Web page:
Gabrielle Mason reports a personal recovery from COVID-19. She was in a social work field placement with the Alzheimer’s Association when the shutdown started, and so she did the difficult job remotely, working with caregivers on the association’s helpline facilitating support groups via telephone. She encourages people to learn more about the services the organization provides. Gabrielle completed her social work master’s in May, and got her license soon after. Her son Zach’s selection of Vassar as a freshman allowed Gabrielle to reconnect with Clark hallmates Holly Campbell Ambler, whose daughter started last year, and departing dean Chris Roellke. She scrambled to organize the unorganizable: pack light in case kids need to come home, but ensure they’re ready for self-sufficiency in case of quarantine. 

As I write this, the Wesleyan semester is underway with lots of COVID-19 restrictions. Thinking about the return to school sparks memories that scream our advancing age to me. It was not long ago that we were dancing to The Police, Thriller, and Flashdance in the Butterfield courtyard. We had to line up near Sci Li to get drop/add cards for the classes we wanted. We joined another line to secure SNET accounts, and we had to be home to use these phones. SNET always got my name wrong—one year I was Rebecca Zimblet and the next, Rebecca Bimbler. At least the phone worked. When the bill came, we marked which long-distance calls were ours. We walked down to Atticus to buy books and lugged them back to campus. Mostly, I remember the hope and anticipation of a new semester, and I wish all our students and educators embarking on the new year at Wesleyan—or anywhere else—great success.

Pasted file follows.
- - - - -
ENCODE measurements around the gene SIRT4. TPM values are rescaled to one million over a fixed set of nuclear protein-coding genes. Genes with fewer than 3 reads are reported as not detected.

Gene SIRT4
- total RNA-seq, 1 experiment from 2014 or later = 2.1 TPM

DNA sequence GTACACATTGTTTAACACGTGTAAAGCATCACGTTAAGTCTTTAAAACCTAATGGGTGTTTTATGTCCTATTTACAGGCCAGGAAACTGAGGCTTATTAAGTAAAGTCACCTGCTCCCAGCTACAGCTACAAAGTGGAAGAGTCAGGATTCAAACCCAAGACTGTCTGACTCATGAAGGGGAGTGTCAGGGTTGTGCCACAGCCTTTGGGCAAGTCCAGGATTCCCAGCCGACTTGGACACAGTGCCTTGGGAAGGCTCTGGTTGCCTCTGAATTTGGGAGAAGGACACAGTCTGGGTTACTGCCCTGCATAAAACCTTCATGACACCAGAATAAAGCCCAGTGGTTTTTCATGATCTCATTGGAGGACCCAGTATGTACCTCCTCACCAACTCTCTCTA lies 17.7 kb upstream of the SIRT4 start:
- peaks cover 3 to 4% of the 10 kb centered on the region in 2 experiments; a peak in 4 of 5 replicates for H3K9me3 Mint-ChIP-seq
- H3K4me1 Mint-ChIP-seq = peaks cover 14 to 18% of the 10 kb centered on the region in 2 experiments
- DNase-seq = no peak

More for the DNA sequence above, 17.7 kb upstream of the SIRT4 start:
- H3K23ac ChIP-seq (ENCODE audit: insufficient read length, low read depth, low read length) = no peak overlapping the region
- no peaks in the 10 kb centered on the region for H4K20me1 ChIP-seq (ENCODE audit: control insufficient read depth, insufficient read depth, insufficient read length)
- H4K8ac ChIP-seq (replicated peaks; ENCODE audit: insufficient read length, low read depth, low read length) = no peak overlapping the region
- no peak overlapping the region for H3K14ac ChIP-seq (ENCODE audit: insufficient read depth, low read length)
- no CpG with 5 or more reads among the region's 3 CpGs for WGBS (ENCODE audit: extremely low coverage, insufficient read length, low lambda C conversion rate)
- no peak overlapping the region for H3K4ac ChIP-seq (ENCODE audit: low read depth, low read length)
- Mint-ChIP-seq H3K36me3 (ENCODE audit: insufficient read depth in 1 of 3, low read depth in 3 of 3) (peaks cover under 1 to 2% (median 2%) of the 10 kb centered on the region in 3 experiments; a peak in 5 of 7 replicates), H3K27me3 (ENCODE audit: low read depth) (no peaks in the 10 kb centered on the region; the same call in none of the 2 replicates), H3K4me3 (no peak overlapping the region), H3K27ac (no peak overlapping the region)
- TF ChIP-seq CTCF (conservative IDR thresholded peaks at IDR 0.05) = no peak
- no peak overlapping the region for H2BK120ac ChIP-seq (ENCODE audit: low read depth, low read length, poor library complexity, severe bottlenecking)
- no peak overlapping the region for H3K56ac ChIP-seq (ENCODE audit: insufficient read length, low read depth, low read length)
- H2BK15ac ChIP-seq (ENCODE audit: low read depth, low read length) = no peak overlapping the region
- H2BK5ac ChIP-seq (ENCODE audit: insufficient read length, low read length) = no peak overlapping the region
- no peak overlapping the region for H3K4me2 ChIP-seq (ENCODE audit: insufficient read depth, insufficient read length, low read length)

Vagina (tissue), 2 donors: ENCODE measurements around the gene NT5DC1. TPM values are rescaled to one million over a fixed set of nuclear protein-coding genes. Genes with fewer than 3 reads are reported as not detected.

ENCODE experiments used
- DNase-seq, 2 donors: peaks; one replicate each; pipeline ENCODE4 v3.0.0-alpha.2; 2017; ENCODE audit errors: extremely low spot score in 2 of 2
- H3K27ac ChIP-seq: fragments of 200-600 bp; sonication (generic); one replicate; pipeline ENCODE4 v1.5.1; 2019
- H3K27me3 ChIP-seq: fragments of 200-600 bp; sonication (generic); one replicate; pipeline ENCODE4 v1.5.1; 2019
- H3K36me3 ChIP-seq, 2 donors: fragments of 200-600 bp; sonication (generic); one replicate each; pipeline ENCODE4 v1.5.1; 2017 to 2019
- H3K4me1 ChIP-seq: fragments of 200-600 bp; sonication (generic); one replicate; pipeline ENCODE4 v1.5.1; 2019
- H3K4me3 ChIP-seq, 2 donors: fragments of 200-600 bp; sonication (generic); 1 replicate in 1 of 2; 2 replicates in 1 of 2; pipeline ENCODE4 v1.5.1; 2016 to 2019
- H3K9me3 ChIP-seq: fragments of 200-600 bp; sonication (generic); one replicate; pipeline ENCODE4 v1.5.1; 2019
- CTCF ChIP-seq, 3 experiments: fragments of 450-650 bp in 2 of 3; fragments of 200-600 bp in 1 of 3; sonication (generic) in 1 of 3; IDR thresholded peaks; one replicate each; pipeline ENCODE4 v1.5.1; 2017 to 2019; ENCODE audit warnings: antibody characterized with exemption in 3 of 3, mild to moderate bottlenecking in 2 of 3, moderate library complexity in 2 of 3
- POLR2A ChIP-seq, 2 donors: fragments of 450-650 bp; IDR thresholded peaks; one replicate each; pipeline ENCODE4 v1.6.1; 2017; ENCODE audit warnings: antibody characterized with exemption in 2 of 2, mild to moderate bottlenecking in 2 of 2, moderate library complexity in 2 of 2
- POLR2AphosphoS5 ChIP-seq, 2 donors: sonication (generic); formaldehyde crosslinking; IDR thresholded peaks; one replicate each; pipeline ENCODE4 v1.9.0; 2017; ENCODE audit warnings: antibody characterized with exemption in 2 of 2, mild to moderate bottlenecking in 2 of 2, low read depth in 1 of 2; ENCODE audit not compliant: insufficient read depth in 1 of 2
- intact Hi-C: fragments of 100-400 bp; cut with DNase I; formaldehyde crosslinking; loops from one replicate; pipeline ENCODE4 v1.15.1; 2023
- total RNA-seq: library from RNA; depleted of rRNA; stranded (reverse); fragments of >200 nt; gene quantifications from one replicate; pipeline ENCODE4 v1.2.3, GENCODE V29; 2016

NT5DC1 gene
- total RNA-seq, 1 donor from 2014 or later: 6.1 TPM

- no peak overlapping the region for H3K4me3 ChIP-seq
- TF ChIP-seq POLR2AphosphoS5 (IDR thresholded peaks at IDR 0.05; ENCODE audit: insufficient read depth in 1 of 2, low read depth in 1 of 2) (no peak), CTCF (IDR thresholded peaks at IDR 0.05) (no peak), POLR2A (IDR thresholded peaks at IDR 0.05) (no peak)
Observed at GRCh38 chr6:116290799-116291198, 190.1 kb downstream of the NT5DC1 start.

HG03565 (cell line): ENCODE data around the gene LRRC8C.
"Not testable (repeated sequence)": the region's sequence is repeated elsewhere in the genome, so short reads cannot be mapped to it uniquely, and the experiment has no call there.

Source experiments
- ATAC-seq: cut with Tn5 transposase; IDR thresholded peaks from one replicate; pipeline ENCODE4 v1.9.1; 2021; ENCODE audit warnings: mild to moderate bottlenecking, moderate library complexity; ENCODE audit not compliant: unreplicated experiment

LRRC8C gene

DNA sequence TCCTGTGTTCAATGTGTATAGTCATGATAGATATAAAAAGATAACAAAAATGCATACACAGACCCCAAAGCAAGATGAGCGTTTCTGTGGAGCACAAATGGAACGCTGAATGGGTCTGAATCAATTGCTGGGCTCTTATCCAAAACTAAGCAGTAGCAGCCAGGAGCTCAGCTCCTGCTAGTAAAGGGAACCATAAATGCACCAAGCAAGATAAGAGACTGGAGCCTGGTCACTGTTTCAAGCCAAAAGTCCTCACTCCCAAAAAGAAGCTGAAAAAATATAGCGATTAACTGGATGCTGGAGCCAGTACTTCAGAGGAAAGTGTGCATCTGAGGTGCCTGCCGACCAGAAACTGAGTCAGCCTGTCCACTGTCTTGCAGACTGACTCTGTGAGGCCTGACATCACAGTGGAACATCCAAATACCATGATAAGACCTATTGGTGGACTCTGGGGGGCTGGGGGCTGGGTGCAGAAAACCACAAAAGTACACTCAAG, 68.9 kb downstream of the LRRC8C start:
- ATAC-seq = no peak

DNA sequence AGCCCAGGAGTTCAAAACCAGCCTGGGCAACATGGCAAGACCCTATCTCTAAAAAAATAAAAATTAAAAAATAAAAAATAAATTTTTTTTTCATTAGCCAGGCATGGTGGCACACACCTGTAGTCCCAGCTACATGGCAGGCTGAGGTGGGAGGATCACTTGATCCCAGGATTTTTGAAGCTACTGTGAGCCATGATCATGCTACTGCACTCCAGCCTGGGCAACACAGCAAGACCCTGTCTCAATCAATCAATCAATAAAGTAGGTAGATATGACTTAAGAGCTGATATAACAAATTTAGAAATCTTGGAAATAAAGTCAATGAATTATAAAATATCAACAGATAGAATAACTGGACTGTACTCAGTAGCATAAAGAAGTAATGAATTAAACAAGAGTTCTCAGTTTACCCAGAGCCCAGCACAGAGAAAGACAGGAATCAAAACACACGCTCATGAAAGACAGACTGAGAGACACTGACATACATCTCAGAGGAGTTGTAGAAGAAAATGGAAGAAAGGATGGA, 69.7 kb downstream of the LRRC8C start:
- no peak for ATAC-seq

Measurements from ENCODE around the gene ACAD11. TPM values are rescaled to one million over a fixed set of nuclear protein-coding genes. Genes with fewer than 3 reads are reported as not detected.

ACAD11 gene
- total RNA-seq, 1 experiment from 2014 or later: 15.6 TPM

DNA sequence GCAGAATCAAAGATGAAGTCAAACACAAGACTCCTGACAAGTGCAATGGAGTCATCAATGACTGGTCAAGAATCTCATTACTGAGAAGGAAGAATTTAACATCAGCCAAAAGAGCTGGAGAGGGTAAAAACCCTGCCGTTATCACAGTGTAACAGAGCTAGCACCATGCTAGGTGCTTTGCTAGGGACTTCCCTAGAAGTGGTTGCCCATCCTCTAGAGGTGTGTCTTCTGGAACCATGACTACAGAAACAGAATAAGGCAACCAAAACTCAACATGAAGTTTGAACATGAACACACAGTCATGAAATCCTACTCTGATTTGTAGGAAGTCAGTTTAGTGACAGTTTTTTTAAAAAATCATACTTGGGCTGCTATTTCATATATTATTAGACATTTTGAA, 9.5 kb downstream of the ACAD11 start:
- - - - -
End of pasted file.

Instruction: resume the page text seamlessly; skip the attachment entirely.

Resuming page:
I’ll pick up Gabrielle’s sign off, “Until soon, I hope, wishing everyone safe and well as can be, with resilience, care, and every bit of laughter and love to be found.”

Reflection doesn’t rely on a date. Let me know what memories “back to Wes” taps in you! Don’t wait for me to ask; if you’ve got news to share, please contact me as soon as you can.

Rebecca Zimbler Graziano |

CLASS OF 1987 | 2020 | ISSUE 2

Hello, Class of ’87! I am writing to you in May, while many governors are weighing the risks of opening back up. This has been an unimaginable part of our lives, and the notes I am reporting reveal the strangeness of this time in quarantine.

Giles Richter reports that he is hunkered down with his wife in San Mateo, Calif., having returned from Tokyo in January. He works at Stanford for a Japanese language intensive program. Giles worked to move the program online to keep it running despite the crisis. He has kept tabs on classmates sheltering in New York, including Anne Dunham, Adrienne Fitzgerald, Becca Gallagher ’90, Jack Levinson, Jeremy Mindich ’87, MALS ’89, and Vivian Trakinski.

Gabrielle Sellei was sworn into the New York Bar from her front porch in May. She is an entertainment lawyer, getting increased interest from New York-based clients. She’s now a Pennsylvania-New York-New Jersey triple threat.